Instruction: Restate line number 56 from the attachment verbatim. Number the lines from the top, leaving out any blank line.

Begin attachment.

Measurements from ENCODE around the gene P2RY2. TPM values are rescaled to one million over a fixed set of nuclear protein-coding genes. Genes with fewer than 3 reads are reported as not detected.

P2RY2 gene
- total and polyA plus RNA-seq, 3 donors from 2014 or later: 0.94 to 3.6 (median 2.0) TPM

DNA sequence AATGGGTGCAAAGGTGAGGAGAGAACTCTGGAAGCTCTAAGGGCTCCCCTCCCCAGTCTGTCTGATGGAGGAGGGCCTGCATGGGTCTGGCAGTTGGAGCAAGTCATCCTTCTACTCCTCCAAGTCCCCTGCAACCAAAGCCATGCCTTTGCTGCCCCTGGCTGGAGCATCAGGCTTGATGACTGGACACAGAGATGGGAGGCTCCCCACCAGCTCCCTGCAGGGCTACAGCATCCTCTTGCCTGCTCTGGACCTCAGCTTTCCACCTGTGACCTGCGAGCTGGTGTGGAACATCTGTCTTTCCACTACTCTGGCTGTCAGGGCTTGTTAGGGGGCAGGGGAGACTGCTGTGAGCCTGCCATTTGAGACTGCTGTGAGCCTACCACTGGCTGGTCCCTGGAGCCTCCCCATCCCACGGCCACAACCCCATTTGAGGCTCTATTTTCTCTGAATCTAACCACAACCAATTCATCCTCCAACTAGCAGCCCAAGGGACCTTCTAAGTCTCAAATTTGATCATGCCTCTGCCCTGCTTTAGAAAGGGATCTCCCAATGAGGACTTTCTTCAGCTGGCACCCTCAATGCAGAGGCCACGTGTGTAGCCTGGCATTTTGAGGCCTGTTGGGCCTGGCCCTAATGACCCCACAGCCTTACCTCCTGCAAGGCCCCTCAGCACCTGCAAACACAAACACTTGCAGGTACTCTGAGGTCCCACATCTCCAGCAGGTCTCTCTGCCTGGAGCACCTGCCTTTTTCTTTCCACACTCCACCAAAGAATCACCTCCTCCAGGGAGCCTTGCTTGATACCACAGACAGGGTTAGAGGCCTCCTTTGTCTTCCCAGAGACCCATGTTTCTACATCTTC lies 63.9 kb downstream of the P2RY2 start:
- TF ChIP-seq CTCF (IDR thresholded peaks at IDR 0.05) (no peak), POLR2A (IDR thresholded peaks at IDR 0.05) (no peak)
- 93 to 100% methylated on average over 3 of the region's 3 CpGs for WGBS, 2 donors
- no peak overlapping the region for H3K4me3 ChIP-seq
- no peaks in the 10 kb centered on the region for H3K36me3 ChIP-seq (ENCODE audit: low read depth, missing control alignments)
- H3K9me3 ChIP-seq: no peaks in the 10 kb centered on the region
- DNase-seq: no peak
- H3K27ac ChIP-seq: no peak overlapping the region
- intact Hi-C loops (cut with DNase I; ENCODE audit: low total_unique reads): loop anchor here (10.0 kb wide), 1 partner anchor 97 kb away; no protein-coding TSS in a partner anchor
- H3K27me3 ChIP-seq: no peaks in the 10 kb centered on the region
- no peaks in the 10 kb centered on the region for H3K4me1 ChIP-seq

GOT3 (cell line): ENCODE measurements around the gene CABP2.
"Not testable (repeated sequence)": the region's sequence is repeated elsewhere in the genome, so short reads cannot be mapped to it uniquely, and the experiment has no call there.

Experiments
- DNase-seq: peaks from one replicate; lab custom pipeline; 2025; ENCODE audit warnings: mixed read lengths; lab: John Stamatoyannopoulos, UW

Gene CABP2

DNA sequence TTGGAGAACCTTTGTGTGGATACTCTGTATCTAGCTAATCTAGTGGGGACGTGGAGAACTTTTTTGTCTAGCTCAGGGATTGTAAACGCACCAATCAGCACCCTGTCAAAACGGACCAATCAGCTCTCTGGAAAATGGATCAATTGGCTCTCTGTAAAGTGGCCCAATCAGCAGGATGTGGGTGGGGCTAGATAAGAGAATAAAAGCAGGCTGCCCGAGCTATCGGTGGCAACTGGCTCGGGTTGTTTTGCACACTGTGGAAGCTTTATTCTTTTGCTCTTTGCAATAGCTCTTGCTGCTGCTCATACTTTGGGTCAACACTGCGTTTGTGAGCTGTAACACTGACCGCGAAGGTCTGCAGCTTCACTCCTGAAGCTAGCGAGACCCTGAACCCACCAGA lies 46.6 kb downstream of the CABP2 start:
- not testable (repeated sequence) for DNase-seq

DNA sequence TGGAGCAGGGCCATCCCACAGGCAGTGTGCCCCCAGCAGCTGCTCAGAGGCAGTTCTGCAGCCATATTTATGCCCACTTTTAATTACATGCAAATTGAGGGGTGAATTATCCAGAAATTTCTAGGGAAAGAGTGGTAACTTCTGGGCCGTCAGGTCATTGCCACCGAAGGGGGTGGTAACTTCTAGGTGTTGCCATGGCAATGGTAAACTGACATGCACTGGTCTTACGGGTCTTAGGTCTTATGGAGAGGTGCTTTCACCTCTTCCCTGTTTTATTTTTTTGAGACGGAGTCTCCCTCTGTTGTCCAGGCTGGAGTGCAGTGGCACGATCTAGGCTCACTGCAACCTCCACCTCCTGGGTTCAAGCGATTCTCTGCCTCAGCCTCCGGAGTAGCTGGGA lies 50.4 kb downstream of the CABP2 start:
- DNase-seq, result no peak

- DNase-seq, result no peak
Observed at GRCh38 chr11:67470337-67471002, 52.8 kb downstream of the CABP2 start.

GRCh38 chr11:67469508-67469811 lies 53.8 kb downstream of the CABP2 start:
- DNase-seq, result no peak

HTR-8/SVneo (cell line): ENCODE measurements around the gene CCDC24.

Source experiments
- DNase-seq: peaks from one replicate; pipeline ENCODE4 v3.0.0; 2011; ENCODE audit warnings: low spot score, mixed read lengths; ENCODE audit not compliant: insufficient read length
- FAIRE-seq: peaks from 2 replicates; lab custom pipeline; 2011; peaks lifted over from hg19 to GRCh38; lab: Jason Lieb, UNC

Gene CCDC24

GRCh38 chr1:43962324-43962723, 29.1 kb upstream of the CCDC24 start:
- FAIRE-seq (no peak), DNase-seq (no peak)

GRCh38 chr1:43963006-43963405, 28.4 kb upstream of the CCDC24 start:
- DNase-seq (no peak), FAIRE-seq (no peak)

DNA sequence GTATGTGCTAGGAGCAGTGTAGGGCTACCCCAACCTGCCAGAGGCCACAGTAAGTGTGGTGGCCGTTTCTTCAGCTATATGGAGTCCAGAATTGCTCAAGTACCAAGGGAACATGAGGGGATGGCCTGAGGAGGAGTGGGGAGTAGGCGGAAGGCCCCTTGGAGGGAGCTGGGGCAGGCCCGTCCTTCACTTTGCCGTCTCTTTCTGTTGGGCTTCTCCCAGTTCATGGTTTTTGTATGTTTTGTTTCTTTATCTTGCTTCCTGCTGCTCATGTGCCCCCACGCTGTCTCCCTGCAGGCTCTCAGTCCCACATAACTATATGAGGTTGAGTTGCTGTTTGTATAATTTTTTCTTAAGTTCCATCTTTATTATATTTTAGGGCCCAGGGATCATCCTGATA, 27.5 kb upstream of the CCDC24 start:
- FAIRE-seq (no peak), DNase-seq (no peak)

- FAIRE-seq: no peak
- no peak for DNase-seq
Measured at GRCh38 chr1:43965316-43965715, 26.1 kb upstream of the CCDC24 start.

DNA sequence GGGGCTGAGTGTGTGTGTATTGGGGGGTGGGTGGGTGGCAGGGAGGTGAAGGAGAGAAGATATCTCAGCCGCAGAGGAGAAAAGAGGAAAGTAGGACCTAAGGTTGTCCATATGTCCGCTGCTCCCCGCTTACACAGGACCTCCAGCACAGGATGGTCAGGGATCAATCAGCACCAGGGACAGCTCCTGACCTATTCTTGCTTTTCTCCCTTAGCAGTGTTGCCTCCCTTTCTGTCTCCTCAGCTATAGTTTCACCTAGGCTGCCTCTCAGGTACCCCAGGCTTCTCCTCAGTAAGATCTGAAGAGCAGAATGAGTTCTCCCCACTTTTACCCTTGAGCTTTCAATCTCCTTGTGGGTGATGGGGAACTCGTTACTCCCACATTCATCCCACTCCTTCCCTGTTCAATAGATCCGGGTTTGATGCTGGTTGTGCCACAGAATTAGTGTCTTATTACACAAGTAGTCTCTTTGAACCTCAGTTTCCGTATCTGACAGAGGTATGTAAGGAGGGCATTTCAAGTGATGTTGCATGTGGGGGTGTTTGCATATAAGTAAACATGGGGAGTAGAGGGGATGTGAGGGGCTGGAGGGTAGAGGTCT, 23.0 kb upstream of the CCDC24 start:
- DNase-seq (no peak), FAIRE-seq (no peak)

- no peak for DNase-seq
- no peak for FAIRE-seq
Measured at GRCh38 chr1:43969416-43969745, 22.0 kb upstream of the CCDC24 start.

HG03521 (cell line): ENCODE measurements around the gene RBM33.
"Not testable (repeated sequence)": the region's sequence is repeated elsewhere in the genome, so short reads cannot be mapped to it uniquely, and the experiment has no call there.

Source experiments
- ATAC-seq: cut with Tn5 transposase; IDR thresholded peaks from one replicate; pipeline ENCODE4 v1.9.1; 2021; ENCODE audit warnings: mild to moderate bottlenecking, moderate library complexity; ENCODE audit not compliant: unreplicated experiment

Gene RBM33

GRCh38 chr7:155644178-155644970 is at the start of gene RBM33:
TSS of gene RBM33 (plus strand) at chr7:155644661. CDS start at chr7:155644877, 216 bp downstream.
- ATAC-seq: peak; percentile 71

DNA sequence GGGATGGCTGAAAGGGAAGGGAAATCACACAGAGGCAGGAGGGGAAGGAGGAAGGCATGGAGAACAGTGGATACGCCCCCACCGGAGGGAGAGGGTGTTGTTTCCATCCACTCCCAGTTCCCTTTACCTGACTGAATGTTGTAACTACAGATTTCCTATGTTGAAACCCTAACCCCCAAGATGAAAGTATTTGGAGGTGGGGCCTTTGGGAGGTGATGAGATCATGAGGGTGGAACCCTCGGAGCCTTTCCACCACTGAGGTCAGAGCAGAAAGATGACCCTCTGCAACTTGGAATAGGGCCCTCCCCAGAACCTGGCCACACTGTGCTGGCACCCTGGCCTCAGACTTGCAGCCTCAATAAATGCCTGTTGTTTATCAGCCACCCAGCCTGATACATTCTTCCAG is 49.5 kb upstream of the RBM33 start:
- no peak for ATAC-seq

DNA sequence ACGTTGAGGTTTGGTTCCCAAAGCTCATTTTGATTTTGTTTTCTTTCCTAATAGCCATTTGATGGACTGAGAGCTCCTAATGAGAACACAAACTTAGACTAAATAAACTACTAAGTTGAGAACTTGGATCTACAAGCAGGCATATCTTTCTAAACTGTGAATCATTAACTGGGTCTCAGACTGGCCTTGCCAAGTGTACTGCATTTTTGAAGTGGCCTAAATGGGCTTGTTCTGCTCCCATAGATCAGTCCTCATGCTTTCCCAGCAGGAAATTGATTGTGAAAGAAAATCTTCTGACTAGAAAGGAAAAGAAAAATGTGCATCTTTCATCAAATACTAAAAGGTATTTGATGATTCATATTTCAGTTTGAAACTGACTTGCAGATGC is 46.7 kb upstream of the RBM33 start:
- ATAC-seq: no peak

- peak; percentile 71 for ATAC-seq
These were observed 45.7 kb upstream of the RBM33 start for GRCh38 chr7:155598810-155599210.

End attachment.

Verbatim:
- no peak for ATAC-seq